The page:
Microfluidic devices are analogous to circuit boards, and they can be programmed to perform all kinds of laboratory tasks on a small scale. They have the potential to perform all kinds of medical tests involving body fluids in a short time and using very small samples.
While circuit boards pass electricity, which can be abstracted and quantified as bits, microfluidic devices tend to work with liquids that can mix with one another and contaminate each other. For microfluidic devices to approach the logic abilities of circuit boards, the fluids within have to somehow be perfectly separated from each other until the time that they’re expected to mix. Conventional microfluidic gates and valves aren’t adequate in this context, so researchers at Duke University have now developed a way to keep individual droplets from touching each other while moving them around using sound waves inside a microfluidic device.
Scaling up this approach could lead to programmable and rewritable microfluidics that can be used multiple times and in different ways. “Our new system achieves rewritable routing, sorting and gating of droplets with minimal external control, which are essential functions for the digital logic control of droplets,” said Tony Jun Huang, the corresponding author of the study appearing in Science Advances. “And we achieve it with less energy and a simpler setup that can control more droplets simultaneously than previous systems.”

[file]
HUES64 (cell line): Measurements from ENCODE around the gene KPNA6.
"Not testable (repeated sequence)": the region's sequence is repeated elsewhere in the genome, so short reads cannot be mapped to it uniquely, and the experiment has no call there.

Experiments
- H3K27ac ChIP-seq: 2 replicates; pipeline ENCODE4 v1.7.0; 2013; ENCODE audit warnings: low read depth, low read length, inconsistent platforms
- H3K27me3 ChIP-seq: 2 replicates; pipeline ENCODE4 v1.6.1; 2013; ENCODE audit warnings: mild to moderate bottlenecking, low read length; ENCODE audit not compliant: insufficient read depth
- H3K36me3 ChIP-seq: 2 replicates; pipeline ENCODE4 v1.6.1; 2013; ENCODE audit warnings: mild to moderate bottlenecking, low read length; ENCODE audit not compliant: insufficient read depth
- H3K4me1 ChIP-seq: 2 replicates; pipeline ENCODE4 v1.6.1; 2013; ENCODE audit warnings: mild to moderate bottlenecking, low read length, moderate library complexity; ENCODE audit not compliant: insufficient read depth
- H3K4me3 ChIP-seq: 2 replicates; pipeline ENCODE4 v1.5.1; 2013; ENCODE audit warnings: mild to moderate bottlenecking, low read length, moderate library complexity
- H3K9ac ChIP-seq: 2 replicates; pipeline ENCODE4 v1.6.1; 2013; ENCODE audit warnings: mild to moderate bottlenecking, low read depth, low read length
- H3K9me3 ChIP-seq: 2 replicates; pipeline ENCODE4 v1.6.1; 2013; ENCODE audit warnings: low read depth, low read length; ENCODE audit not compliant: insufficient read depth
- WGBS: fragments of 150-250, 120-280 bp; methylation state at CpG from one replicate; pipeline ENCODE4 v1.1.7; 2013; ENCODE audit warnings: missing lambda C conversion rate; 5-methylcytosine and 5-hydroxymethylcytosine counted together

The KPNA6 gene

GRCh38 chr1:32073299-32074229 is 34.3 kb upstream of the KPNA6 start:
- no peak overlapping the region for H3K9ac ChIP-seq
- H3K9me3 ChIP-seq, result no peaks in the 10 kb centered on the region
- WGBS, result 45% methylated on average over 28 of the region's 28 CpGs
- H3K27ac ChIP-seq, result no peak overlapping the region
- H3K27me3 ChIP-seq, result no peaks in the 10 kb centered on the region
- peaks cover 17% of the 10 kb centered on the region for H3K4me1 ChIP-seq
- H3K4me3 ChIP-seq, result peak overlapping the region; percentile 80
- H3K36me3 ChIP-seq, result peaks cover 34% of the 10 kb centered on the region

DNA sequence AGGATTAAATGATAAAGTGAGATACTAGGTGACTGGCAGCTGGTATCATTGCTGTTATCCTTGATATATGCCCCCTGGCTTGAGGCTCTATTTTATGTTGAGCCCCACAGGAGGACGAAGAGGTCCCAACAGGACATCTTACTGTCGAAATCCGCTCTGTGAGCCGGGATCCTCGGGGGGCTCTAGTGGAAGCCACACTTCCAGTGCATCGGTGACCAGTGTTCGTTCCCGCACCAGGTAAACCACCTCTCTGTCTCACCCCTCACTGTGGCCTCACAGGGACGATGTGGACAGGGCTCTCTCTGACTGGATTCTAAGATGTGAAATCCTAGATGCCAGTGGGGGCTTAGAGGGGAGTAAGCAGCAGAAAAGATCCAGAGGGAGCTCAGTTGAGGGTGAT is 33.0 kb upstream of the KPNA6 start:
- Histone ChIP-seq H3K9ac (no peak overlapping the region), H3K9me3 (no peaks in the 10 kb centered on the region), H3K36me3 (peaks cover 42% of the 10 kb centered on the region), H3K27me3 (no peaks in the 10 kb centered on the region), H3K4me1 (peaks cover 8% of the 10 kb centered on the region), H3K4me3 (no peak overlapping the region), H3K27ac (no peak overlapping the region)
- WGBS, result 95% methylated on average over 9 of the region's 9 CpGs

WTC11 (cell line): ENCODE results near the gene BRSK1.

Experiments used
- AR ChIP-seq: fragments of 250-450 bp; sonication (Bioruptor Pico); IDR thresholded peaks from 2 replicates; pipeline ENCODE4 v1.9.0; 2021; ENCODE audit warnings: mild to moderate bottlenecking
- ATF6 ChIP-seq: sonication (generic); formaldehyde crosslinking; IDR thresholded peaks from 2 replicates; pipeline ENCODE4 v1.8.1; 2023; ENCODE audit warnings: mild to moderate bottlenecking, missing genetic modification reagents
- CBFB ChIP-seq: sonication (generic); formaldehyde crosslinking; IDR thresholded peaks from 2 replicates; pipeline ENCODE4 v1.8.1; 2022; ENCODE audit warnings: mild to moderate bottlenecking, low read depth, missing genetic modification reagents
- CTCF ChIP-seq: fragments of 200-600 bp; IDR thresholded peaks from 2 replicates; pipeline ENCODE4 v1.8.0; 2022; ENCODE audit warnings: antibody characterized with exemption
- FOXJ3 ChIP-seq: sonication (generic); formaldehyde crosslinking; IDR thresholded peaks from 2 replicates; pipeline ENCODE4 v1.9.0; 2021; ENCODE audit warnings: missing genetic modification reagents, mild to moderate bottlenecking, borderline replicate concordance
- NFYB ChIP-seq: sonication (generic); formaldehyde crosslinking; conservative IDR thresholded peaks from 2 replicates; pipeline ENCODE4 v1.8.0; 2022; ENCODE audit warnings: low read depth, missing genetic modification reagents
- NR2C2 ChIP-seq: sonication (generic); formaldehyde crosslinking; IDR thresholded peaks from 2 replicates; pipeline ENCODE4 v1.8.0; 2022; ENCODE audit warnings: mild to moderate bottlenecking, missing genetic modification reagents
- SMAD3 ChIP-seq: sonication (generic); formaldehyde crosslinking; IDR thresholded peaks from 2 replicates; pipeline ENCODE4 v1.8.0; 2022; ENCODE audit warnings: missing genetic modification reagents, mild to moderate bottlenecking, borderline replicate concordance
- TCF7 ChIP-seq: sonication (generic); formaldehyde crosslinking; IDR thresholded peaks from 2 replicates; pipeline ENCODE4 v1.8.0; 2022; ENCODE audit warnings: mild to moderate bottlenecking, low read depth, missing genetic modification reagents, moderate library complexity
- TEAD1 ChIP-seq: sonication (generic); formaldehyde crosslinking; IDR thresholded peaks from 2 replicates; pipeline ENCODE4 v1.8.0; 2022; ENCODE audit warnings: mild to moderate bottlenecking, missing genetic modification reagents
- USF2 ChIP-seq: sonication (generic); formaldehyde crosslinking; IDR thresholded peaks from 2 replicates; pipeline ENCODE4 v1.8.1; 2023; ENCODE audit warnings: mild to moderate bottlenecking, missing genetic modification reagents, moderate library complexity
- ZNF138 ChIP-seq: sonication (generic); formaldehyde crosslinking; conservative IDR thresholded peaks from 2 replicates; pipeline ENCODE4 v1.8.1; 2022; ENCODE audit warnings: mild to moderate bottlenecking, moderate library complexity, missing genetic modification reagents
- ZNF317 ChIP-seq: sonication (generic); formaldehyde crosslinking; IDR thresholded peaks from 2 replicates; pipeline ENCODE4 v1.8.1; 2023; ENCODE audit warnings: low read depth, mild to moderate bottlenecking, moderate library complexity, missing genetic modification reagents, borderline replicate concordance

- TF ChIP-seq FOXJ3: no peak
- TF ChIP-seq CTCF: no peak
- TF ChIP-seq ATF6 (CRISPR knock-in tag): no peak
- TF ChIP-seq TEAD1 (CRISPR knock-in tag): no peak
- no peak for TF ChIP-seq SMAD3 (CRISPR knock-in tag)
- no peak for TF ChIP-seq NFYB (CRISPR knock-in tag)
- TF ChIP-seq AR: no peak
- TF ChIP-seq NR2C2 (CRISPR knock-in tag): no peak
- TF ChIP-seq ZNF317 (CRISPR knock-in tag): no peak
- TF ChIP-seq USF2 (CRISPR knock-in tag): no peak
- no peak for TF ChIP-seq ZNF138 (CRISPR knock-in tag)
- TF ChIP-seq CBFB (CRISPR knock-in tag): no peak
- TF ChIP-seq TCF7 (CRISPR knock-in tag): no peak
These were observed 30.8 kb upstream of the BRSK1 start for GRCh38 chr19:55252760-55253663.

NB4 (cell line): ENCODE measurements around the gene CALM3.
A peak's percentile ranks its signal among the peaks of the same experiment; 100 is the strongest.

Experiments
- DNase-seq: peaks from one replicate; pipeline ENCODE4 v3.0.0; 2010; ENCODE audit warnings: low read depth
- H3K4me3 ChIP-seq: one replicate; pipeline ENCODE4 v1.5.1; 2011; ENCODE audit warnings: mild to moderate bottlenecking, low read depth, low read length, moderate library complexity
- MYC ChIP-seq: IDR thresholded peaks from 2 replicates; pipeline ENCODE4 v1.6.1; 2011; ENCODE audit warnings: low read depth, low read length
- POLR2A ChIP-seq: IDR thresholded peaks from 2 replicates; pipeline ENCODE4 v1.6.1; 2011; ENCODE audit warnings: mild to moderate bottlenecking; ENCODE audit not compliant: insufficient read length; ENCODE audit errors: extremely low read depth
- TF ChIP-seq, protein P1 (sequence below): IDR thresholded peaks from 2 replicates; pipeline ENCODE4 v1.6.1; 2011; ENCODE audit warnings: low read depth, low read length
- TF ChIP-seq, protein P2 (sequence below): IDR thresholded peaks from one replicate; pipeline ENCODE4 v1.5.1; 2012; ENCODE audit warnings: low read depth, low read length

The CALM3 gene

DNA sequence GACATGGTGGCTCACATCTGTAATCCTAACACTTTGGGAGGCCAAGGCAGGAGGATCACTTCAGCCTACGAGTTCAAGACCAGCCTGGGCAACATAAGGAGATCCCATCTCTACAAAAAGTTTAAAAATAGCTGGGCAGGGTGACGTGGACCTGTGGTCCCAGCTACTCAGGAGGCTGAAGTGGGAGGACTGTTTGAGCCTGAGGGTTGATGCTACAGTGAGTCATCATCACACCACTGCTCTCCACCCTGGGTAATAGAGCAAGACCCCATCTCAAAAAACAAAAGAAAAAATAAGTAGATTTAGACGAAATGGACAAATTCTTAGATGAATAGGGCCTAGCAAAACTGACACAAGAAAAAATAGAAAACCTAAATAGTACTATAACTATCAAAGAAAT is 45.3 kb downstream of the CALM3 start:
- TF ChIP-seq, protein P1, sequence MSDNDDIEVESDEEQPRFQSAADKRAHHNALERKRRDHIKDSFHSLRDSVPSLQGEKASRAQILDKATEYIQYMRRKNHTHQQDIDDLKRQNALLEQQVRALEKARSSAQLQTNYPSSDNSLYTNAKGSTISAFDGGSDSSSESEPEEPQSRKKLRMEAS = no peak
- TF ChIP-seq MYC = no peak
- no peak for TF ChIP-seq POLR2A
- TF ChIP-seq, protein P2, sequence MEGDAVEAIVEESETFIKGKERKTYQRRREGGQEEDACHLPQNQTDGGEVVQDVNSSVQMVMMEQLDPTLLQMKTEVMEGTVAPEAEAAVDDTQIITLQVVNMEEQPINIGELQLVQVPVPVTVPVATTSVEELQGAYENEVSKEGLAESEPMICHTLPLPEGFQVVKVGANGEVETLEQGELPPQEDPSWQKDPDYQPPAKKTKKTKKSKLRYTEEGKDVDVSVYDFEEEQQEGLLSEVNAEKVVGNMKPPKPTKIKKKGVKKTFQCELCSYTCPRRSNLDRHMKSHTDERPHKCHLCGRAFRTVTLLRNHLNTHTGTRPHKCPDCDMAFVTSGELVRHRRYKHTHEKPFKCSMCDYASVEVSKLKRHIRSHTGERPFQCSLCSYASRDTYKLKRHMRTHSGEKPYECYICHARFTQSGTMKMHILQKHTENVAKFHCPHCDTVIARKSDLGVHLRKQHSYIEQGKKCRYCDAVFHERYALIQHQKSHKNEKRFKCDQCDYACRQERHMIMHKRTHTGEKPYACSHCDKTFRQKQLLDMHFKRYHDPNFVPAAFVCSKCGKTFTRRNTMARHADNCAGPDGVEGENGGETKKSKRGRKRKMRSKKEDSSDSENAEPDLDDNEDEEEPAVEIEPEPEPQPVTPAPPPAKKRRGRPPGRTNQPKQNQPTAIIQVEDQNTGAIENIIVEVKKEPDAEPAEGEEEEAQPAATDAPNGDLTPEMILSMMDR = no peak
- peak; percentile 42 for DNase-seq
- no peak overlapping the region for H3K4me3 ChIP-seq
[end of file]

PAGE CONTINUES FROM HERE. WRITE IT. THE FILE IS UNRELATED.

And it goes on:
One of the main tricks of the new approach involves coating the interior of a microfluidic device with a layer of oil. This prevents water-based droplets from leaving behind any of their residue as they are propelled inside the device.
To actually move the droplets within, an array of tiny piezoelectric transducers is positioned near the fluid channels. These generate sound waves that resonate the oil coating nearby, creating waves within it that push on any nearby droplets. This is not as easy as it sounds, since waves from nearby transducers interact with each other and bounce off the walls of the microfluidic device. To create the necessary vibrations that propel droplets toward their destinations, the system had to be finely tuned to generate the necessary vortices within the oil coating. The new control mechanism is so good that droplets can be moved simultaneously and very precisely along two different axes.
Check out this video demonstrating how droplets can be manipulated using acoustic vortices:
Study in Science Advances: Acoustic streaming vortices enable contactless, digital control of droplets
Via: Duke University